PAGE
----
How many times in real life, have I been in the middle of organising some great plan, I turn around and He’s not there—gone off to pray, I suppose.

That’s the thing about making plans for Jesus to do what I think ought to be done. He has His own plans, and He always has.

So what about prayer? Should we pray?

Certainly Jesus was a big prayer, always sneaking away to spend time alone with His Father. He also gave clear direction as how to pray.

Matthew 6:5-8 (NIV)

“And when you pray, do not be like the hypocrites, for they love to pray standing in the synagogues and on the street corners to be seen by others. Truly I tell you, they have received their reward in full. But when you pray, go into your room, close the door and pray to your Father, who is unseen. Then your Father, who sees what is done in secret, will reward you. And when you pray, do not keep on babbling like pagans, for they think they will be heard because of their many words. Do not be like them, for your Father knows what you need before you ask him.”

The Apostle Paul encourages us to pray at all times, and having come through the Charismatic Renewal of the 1970s, as an enthusiastic Pentecostal, I have sure done some praying over the time. But sometimes I fear I might have turned my prayer time into a spiritual exercise designed to get God to do what I’ve already planned for Him to do. It is not only Christians who pray. There are plenty of spiritual cultures who pray, and some who have used prayer as some sort of spiritual magic to manipulate people.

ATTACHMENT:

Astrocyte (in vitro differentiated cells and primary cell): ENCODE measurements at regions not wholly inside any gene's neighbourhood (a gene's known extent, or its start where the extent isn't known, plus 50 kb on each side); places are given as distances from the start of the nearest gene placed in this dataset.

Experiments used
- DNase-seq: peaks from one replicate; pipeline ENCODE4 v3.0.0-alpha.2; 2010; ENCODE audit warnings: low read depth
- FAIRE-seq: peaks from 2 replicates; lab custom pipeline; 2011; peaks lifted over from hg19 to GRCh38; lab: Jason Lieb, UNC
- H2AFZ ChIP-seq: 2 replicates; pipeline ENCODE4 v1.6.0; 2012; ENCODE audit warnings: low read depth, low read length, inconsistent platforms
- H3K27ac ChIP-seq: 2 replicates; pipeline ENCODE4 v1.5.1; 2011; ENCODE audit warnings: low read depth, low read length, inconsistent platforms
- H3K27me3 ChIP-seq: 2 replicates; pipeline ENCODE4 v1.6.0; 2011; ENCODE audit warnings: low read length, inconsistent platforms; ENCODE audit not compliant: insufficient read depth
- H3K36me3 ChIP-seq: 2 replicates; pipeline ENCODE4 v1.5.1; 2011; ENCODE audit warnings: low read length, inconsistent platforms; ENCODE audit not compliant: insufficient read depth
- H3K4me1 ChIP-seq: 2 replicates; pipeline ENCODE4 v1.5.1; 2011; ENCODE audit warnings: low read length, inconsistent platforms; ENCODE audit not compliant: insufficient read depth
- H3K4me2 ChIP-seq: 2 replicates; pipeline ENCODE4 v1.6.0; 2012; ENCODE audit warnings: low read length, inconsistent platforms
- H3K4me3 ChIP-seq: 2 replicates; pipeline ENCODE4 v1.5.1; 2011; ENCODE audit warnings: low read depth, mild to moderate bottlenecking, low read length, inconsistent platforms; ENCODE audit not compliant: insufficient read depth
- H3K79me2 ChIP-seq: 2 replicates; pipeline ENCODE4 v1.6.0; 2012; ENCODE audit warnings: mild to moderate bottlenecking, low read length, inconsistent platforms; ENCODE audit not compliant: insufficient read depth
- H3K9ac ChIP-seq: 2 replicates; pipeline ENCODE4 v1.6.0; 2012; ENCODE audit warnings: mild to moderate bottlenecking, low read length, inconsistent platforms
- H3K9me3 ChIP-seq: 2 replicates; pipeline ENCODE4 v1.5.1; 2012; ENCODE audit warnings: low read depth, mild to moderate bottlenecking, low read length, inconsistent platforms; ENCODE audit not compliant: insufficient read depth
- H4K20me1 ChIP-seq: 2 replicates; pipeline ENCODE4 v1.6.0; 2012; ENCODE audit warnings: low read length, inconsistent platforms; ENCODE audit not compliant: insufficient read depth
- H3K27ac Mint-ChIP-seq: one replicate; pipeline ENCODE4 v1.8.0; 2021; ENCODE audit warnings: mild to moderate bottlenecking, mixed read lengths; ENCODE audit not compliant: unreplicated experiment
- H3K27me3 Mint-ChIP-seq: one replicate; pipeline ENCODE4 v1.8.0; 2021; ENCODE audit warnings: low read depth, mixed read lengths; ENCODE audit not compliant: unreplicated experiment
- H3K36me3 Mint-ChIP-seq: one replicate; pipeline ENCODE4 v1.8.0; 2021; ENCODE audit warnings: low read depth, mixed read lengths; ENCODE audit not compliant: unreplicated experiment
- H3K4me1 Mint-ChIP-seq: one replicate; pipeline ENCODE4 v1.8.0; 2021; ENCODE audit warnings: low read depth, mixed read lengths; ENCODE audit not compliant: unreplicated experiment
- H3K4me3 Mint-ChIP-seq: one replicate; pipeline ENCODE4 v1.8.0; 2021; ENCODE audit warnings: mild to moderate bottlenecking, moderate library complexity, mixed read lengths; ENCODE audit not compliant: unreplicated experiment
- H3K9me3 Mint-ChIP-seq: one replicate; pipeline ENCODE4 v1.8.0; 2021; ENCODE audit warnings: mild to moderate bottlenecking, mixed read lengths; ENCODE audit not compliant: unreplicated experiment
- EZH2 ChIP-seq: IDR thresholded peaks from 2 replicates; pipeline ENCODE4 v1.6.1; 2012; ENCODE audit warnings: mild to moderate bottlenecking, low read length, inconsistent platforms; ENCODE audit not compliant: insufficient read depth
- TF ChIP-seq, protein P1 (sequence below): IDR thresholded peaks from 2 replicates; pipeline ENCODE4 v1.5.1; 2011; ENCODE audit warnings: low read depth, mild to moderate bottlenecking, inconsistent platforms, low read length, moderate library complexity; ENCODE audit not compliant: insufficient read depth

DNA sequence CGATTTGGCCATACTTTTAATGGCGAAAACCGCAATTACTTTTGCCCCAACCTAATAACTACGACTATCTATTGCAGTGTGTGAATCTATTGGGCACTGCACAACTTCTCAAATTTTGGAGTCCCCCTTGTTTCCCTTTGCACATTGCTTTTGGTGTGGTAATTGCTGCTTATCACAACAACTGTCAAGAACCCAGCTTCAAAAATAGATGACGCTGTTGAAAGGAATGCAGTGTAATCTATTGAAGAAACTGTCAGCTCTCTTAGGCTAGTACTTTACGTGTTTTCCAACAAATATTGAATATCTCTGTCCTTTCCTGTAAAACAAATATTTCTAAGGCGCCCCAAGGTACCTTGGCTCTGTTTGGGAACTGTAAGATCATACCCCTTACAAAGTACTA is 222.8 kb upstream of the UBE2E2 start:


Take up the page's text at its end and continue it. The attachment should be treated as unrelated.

‘Paul encourages us to pray…but sometimes I fear I might have turned my prayer into a spiritual exercise designed to get God to do what I’ve already planned for Him to do…’

So, considering what Jesus said in the Scripture above, about not being like the hypocrites, loving to be seen by others while they pray, it begs the question: is it OK to pray in public. I believe, if we understand what Jesus is saying in verse five, it is not being in public that is the problem.

There is praying and there is putting on a public performance that looks and sounds spiritual. Who are you trying to impress? Fancy words and fancy moves are not going to manipulate God in any way. It is as Jesus says, your reward will be that others have seen you, and they may think you’re impressive in your spirituality.